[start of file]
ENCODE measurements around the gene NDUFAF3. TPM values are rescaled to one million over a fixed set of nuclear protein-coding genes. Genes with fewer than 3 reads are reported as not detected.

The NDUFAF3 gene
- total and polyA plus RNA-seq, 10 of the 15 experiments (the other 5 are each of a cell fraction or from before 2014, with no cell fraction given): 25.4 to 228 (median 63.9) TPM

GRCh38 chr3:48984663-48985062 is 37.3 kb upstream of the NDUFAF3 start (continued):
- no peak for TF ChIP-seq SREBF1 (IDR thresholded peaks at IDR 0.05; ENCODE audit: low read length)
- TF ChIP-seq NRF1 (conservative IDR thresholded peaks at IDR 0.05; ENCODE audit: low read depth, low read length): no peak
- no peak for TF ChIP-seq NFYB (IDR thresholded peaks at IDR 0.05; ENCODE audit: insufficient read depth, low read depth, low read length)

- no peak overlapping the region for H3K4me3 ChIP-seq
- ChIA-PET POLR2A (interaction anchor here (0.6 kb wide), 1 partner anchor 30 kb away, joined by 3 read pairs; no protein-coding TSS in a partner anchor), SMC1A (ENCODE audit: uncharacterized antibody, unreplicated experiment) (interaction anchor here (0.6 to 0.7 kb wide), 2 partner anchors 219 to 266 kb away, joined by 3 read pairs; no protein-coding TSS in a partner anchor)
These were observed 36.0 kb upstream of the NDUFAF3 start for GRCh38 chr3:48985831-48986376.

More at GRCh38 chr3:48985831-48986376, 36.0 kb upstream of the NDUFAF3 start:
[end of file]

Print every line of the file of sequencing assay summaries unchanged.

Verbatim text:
ENCODE measurements around the gene NDUFAF3. TPM values are rescaled to one million over a fixed set of nuclear protein-coding genes. Genes with fewer than 3 reads are reported as not detected.

The NDUFAF3 gene
- total and polyA plus RNA-seq, 10 of the 15 experiments (the other 5 are each of a cell fraction or from before 2014, with no cell fraction given): 25.4 to 228 (median 63.9) TPM

GRCh38 chr3:48984663-48985062 is 37.3 kb upstream of the NDUFAF3 start (continued):
- no peak for TF ChIP-seq SREBF1 (IDR thresholded peaks at IDR 0.05; ENCODE audit: low read length)
- TF ChIP-seq NRF1 (conservative IDR thresholded peaks at IDR 0.05; ENCODE audit: low read depth, low read length): no peak
- no peak for TF ChIP-seq NFYB (IDR thresholded peaks at IDR 0.05; ENCODE audit: insufficient read depth, low read depth, low read length)

- no peak overlapping the region for H3K4me3 ChIP-seq
- ChIA-PET POLR2A (interaction anchor here (0.6 kb wide), 1 partner anchor 30 kb away, joined by 3 read pairs; no protein-coding TSS in a partner anchor), SMC1A (ENCODE audit: uncharacterized antibody, unreplicated experiment) (interaction anchor here (0.6 to 0.7 kb wide), 2 partner anchors 219 to 266 kb away, joined by 3 read pairs; no protein-coding TSS in a partner anchor)
These were observed 36.0 kb upstream of the NDUFAF3 start for GRCh38 chr3:48985831-48986376.

More at GRCh38 chr3:48985831-48986376, 36.0 kb upstream of the NDUFAF3 start: